The following are Mark VIII parts that CANNOT be used without major modification and should be replaced with Mustang components:

Fuel Tank. The Mark has a different shape and size that is not adaptable to the FFR tank location. New Mustang fuel tanks can be bought off eBay for less than $100.
Front Spindles are totally different. Should be replaced with 94-95 Mustang spindles and hubs. If you are planning to run ABS, be sure to get spindles having the ABS rings installed.
Front Brake Calipers and rotors . Plan to buy new Mustang rotors and rebuilt calipers . Either late GT or the larger Cobra rotors with aluminum PBR dual piston calipers will work well.
Front Lower Control arms. Will not interchange. Order replacement M-3075-D LCA’s from Ford Racing for as little as $137 a set with new high durometer bushings and new high quality ball joints. Or the tubular arms from FFR for about $500.
Automatic Pedal Box. It is shaped completely different than a Mustang pedal box. However, I found an automatic 94 Mustang pedal box on eBay for $.01 plus shipping. $15.01 total. Something to note is that the automatic Mustang parts go CHEAP on eBay. If planning to run a manual transmission then a Mustang manual pedal box will be needed. An identical 94 Mustang Manual pedal box sold for $26 from the same seller.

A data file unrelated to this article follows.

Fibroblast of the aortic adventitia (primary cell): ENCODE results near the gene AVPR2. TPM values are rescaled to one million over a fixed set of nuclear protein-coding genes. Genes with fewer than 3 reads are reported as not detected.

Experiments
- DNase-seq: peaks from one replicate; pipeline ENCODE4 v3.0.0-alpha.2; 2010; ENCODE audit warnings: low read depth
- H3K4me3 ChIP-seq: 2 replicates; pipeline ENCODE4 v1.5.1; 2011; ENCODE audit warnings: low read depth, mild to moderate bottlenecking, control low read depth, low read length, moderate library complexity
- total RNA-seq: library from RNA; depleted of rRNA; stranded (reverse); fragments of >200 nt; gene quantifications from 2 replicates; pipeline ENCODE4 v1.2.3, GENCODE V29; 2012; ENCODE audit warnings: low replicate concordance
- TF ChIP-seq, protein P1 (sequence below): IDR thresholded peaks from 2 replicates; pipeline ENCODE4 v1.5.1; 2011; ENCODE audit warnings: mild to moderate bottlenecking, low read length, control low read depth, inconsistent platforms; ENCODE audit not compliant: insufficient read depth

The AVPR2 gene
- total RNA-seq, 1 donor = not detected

Power Steering Rack. The Mark VIII rack is approximately 10 " shorter overall than a 94 Mustang rack. In my case I found a Brand New 94 Ford Mustang PS unit on eBay for $85…!! However, the Mark VIII rack may serve well as a core if you buy a rebuilt Mustang unit from your local auto parts store.

The following are Mark VIII parts that “May” be used with some adaptation or modification by the builder.

Accelerator Pedal. The Mark rubber pedal is slightly different but the assembly will work. Keep in mind that the Mustang gas pedal has to be modified and MANY do not like the modified Mustang pedal when done. A better solution is to buy an aftermarket pedal for $100 and sidestep the issues of modifying and using either OEM pedal.
Master Cylinder / Hydro Booster. It looks like the Mark PS mastercylinder may fit, but it is larger than the Hydro booster and may interfere with the FFR chassis. I have not tried to trial fit one. In any event, a used 96-98 Mustang Hydroboost can be bought for as little as $35 from one of the yards on Car-Part.com
Instrument Panel Gauges (modified similarly as the Mustang instrument panel) It appears that some if not all of the Mark VIII gages can be made to work when cut and modified as called out in the builder manual. However, I have yet to convert these gages. The modification process would be similar.

Alternate Parts Sources